What Happens When a Keystone Species Goes Extinct?

Ochre sea stars
When ecologist Robert Paine removed Ochre sea stars (Pisaster ochraceus) like these from one area of Mukkaw Bay in Washington, he observed a dramatic decrease in species diversity. Wikimedia Commons

Some of history's most persistent structures are the aqueducts built by ancient Romans to carry water from mountains to heavily populated areas. Many still operate today, more than 2,000 years after they began their service. What makes aqueducts so strong is the cascade of arches holding up the structure.

If you examine one of these arches, you'll see it consists of a series of bricks — what engineers call voussoirs — supported at the center by a keystone. The keystone gives the arch its strength and stability. When it's in position, the arch can stand indefinitely. Remove it, and the whole structure collapses.


In 1969, a zoologist named Robert T. Paine realized that certain species in an ecosystems function just like the keystone in a Roman arch, and he coined the term keystone species to describe them. Such a species plays an essential role in the structure, functioning or productivity of an ecosystem and, like its bridge counterpart, keeps the ecosystem from falling apart.

Keystone species don't earn their distinction because of abundance, but because of influence. They can be carnivores or herbivores, plant or animal, marine or terrestrial. They can tower over you, like an elephant, or fit in the palm of your hand, like a sea star.

It was, in fact, a particular species of sea star that led to Paine's development of the keystone concept. The sea star was Pisaster ochraceus, which lives in rocky intertidal communities in western North America and feeds on mussels. When Paine removed Pisaster from one area of Mukkaw Bay in Washington, he observed a dramatic decrease in species diversity. The mussel population, of course, exploded, but other species saw their numbers decline dramatically.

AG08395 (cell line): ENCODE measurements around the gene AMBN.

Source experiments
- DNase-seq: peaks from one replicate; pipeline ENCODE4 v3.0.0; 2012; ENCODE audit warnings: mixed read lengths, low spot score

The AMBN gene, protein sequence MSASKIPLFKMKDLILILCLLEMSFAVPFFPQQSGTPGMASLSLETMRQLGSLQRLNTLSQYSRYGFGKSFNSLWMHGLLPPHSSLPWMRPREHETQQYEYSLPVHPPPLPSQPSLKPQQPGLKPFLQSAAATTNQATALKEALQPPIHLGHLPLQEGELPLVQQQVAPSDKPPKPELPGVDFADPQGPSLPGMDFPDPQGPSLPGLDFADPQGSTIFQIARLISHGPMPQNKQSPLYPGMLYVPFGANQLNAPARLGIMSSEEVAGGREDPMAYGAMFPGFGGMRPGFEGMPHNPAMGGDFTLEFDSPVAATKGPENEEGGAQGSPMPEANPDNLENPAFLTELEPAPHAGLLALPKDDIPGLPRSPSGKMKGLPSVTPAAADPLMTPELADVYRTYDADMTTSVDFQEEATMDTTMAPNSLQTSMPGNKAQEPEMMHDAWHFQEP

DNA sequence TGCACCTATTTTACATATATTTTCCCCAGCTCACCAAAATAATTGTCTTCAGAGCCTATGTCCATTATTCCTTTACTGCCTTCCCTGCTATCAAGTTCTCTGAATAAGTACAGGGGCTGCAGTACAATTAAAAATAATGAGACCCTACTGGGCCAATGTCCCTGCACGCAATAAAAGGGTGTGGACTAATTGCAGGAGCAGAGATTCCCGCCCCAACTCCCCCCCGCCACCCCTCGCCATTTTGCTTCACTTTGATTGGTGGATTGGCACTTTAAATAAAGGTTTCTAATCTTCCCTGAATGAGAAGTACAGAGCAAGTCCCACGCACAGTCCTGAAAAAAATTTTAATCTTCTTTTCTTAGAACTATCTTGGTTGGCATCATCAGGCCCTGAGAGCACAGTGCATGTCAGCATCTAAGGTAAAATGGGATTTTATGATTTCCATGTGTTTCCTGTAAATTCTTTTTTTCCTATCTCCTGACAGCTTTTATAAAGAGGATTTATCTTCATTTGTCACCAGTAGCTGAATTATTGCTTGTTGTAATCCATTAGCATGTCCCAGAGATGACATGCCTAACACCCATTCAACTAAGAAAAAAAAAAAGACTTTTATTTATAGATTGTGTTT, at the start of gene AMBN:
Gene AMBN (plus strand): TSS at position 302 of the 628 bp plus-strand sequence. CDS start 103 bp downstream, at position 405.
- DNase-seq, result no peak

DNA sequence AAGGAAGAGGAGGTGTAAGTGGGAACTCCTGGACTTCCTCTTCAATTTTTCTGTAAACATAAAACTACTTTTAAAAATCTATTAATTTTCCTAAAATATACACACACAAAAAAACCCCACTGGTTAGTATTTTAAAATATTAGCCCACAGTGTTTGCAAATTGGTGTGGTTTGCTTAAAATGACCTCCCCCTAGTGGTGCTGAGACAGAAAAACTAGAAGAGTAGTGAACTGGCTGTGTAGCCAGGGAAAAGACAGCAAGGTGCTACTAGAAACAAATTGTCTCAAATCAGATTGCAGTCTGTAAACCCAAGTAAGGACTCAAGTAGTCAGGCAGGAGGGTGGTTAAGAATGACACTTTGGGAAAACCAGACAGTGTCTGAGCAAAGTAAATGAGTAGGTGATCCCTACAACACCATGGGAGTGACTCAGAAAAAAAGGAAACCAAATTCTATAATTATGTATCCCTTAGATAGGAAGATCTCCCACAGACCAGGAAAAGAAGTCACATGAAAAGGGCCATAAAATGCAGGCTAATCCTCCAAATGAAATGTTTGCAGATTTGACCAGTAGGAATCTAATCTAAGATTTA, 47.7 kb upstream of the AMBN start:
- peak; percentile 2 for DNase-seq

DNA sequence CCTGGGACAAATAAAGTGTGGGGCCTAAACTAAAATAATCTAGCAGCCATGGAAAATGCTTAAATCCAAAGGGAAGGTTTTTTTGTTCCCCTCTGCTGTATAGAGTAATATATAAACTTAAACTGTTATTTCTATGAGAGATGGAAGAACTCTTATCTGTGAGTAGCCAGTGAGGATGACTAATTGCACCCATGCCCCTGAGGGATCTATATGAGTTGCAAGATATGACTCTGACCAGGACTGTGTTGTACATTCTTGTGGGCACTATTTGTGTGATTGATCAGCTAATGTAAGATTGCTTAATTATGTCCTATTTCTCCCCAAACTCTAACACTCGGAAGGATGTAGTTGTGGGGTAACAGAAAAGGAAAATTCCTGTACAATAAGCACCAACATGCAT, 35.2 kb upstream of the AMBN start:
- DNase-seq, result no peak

keystone species
Keystone species
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Of 15 species counted at the beginning of the experiment, only eight remained at the end. In a control area from which Pisaster wasn't removed, Paine didn't observe any changes in species diversity. Paine characterized Pisaster as a keystone species.

Soon ecologists and conservation biologists around the world were on the hunt to identify others. Like Paine, they used removal experiments — taking away a single species, recording the changes that occur and returning organisms to their habitats when the removal experiments concluded — to find them. Throughout the next three decades, the list of keystone species grew to include a wide variety of organisms, including sea otters, parasitic wasps, elephants and tiger sharks, as well as bats and birds that assist with pollination.

Did the dodo bird make the cut, too?


Was the Dodo Bird a Keystone Species?

The dodo bird is just one example of a species that went extinct due to human interference.

Outside of removal experiments we described previously, natural conditions are driving keystone species close to extinction in certain parts of the world. This has led to significant changes in other interconnected populations.

The sea otter is a perfect example. As a keystone predator in the North Pacific, otters feed on sea urchins, which in turn feed on kelp. When sea otters thrive in their range, kelp forests remain thick and healthy. But over the last 30 years, killer whales have begun to include otters in their diets, as the whales' normal prey has declined. This has caused sea otter populations to plummet and sea urchin populations to increase rapidly. In these areas, kelp is almost nonexistent.


In a worst case scenario, if the sea otter were to go extinct, other species would surely follow, and the ecosystem would be changed forever.

Another case of a keystone species going extinct may have occurred on the island of Mauritius in the Indian Ocean. The species was the dodo, a large flightless bird that thrived until Dutch explorers discovered the island in the late 1590s. Then the dodo population began to fall sharply as settlers cut down forests and introduced rats and pigs, which raided the bird's nests for their eggs. In less than 100 years, the dodo was gone, left to languish in history books as a dumb animal unable to adapt.

However, ecologists have hypothesized for decades that the dodo may have been a keystone species and that it had what's called obligate mutualism with another endangered organism — a tree known as the tambalacoque. The last tambalacoque germinated just before 1700, suggesting that the tree's demise is somehow related to the dodo's extinction. The hypothesis suggests that the dodo ate the fruit of the tambalacoque and, through digestive processes, activated the seeds. With no dodos around to carry out this important function, the population of tambalacoque trees dwindled to just a few trees.

Many scientists, however, dispute the tambalacoque/dodo connection, but even if the bird's extinction is not tied to the tree's, the hypothesis underscores an important point about conservation biology: Connections between organisms are not always obvious and that the disappearance of even one species can have far-reaching effects. For these reasons, ecologists continue to focus on keystone species as a way to preserve the structure and function of a wide range of habitats.